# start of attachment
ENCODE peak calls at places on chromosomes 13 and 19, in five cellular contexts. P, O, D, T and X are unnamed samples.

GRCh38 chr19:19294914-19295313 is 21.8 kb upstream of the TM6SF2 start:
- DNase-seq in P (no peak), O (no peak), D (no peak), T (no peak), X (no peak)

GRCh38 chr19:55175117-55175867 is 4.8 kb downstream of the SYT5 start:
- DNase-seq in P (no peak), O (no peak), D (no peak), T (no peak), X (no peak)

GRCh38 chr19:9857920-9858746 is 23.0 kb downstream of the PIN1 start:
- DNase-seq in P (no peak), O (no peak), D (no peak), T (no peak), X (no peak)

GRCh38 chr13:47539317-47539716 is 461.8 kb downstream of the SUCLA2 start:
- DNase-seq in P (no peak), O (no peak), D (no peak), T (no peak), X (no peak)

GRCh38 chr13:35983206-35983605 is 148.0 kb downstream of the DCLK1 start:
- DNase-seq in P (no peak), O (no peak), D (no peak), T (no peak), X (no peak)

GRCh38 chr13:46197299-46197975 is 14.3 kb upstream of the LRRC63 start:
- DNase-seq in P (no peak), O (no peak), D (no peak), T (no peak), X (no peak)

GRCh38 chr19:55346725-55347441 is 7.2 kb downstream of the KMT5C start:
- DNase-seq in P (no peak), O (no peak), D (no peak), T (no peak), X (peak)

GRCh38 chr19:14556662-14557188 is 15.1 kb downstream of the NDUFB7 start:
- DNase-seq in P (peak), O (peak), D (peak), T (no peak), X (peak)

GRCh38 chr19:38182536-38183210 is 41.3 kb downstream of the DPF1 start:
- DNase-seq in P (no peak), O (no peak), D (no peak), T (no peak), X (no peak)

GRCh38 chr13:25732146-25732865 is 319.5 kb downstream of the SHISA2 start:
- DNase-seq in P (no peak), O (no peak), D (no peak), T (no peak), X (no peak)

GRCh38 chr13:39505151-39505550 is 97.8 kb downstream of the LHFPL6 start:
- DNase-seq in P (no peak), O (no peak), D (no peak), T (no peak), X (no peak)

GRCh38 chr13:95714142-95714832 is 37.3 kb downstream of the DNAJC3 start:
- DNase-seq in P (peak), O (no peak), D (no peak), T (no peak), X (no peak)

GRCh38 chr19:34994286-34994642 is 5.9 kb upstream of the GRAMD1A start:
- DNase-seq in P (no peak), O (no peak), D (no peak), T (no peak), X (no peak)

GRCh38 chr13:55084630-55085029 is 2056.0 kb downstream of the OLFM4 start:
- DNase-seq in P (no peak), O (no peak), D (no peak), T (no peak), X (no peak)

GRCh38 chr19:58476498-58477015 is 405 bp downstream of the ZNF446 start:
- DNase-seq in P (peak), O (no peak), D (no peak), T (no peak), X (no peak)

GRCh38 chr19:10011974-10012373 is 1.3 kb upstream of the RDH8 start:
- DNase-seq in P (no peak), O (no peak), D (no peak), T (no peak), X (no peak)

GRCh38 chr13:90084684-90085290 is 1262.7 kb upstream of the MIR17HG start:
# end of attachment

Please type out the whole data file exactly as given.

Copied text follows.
ENCODE peak calls at places on chromosomes 13 and 19, in five cellular contexts. P, O, D, T and X are unnamed samples.

GRCh38 chr19:19294914-19295313 is 21.8 kb upstream of the TM6SF2 start:
- DNase-seq in P (no peak), O (no peak), D (no peak), T (no peak), X (no peak)

GRCh38 chr19:55175117-55175867 is 4.8 kb downstream of the SYT5 start:
- DNase-seq in P (no peak), O (no peak), D (no peak), T (no peak), X (no peak)

GRCh38 chr19:9857920-9858746 is 23.0 kb downstream of the PIN1 start:
- DNase-seq in P (no peak), O (no peak), D (no peak), T (no peak), X (no peak)

GRCh38 chr13:47539317-47539716 is 461.8 kb downstream of the SUCLA2 start:
- DNase-seq in P (no peak), O (no peak), D (no peak), T (no peak), X (no peak)

GRCh38 chr13:35983206-35983605 is 148.0 kb downstream of the DCLK1 start:
- DNase-seq in P (no peak), O (no peak), D (no peak), T (no peak), X (no peak)

GRCh38 chr13:46197299-46197975 is 14.3 kb upstream of the LRRC63 start:
- DNase-seq in P (no peak), O (no peak), D (no peak), T (no peak), X (no peak)

GRCh38 chr19:55346725-55347441 is 7.2 kb downstream of the KMT5C start:
- DNase-seq in P (no peak), O (no peak), D (no peak), T (no peak), X (peak)

GRCh38 chr19:14556662-14557188 is 15.1 kb downstream of the NDUFB7 start:
- DNase-seq in P (peak), O (peak), D (peak), T (no peak), X (peak)

GRCh38 chr19:38182536-38183210 is 41.3 kb downstream of the DPF1 start:
- DNase-seq in P (no peak), O (no peak), D (no peak), T (no peak), X (no peak)

GRCh38 chr13:25732146-25732865 is 319.5 kb downstream of the SHISA2 start:
- DNase-seq in P (no peak), O (no peak), D (no peak), T (no peak), X (no peak)

GRCh38 chr13:39505151-39505550 is 97.8 kb downstream of the LHFPL6 start:
- DNase-seq in P (no peak), O (no peak), D (no peak), T (no peak), X (no peak)

GRCh38 chr13:95714142-95714832 is 37.3 kb downstream of the DNAJC3 start:
- DNase-seq in P (peak), O (no peak), D (no peak), T (no peak), X (no peak)

GRCh38 chr19:34994286-34994642 is 5.9 kb upstream of the GRAMD1A start:
- DNase-seq in P (no peak), O (no peak), D (no peak), T (no peak), X (no peak)

GRCh38 chr13:55084630-55085029 is 2056.0 kb downstream of the OLFM4 start:
- DNase-seq in P (no peak), O (no peak), D (no peak), T (no peak), X (no peak)

GRCh38 chr19:58476498-58477015 is 405 bp downstream of the ZNF446 start:
- DNase-seq in P (peak), O (no peak), D (no peak), T (no peak), X (no peak)

GRCh38 chr19:10011974-10012373 is 1.3 kb upstream of the RDH8 start:
- DNase-seq in P (no peak), O (no peak), D (no peak), T (no peak), X (no peak)

GRCh38 chr13:90084684-90085290 is 1262.7 kb upstream of the MIR17HG start: